The planned construction of a new public safety building in Skowhegan was disrupted Tuesday when selectmen rejected a request for additional funding for the work. The construction site at 51 E. Madison Ave. is shown Wednesday. Rich Abrahamson/Morning Sentinel

SKOWHEGAN — A planned $10 million public safety building hit a snag this week when the Board of Selectmen voted 3-2 to reject a request to add another $83,289 to the contracted amount for the project.

Travis Noyes from Haley Ward Inc., a Bangor-based architectural and engineering firm, told selectmen Tuesday the load requirements for the building necessitate a different foundation plan from what was originally conceived. He also said the foundation must include mass footings.

“We can’t design something that’s not going to function — that’s going to fail,” Noyes said.

Jason Jendrasko of Westbrook-based Benchmark Construction said the loads that came in from Murox, the manufacturer of the pre-engineered building, were different from those shown at the time he and others were working through the process. The town had approved an $8.25 million “guaranteed maximum project” contract with Benchmark for the work.

“It’s industry standard with a pre-engineered metal building to evaluate the structural loads once you get under contract,” Jendrasko told selectmen.

The town also has a $665,000 contract with Haley Ward as part of the project. Outside of that and the Benchmark contract, the town has almost $750,000 for equipment for the building.


Town Manager Christine Almand said Wednesday the vote by selectmen does not put the project on hold, and she still estimates the building will arrive from Canada, where it is being manufactured, within the next two months, with a plan to be occupied next June.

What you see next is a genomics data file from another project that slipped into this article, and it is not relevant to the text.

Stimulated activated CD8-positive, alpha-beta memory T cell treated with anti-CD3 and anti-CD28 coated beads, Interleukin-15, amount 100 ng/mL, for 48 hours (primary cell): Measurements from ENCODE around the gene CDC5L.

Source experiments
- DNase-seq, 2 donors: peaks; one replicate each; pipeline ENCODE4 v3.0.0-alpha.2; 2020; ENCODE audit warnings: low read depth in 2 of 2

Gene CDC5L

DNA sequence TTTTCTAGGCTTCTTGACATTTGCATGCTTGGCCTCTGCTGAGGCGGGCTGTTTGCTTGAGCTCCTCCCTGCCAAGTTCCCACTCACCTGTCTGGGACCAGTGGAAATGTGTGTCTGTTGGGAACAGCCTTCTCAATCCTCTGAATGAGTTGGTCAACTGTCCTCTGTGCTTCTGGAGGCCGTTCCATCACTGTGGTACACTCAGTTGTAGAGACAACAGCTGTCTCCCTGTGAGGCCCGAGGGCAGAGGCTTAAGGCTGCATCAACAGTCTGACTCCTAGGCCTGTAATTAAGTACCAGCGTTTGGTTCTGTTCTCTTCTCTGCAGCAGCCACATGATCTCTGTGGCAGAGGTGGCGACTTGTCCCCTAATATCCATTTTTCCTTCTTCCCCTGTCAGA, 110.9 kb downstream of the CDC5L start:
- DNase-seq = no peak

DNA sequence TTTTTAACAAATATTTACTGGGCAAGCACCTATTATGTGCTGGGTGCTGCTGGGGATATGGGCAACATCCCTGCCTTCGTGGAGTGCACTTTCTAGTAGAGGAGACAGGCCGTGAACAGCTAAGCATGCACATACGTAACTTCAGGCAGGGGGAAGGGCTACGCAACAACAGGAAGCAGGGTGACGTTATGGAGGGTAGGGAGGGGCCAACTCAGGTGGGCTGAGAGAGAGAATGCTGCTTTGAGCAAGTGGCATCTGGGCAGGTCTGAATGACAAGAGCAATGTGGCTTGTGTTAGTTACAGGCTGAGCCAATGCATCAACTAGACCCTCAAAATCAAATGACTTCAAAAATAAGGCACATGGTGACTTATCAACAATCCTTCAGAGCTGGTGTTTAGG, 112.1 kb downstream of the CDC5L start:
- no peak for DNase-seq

“I’m going to work toward scheduling an executive session fairly quickly so that the board can meet and get a legal opinion and have a conversation with counsel so they can determine the next steps,” Almand said.

Those steps could include reconsidering the change order or negotiating the order, she said, adding that both contracts include dispute resolution processes, including mediation or arbitration.

She said her team and the contractors have been meeting weekly to work through project details, logistics, permits and other matters. The cost of the change order was originally $97,677, and they were able to trim that cost.

At Tuesday’s meeting, Selectman Harold Bigelow said he did not buy the idea the town should pay more than the agreed-upon $8.25 million contract with Benchmark. He likened the agreement to that of buying a truck.

“We ordered a pickup, and now you’re saying we can’t have it unless we spend more money,” Bigelow said. “We signed on the dotted line.”


Selectmen voted in January to hire Benchmark. Residents in 2020 passed an $8.9 million bond to build the combined fire and police station at the corner of East Madison Road and Dunlop Lane.

Bids for construction initially came in greater than what officials expected, but they responded by making some cost-cutting changes.

Selectmen Chairman Todd Smith said Tuesday that everyone agreed on a guaranteed maximum project price, and while he understands loads, he also understands residents voted not to exceed a certain dollar amount.

Heavy equipment is parked Wednesday near fencing at the construction site for the new Skowhegan public safety building at 51 E. Madison Ave. Rich Abrahamson/Morning Sentinel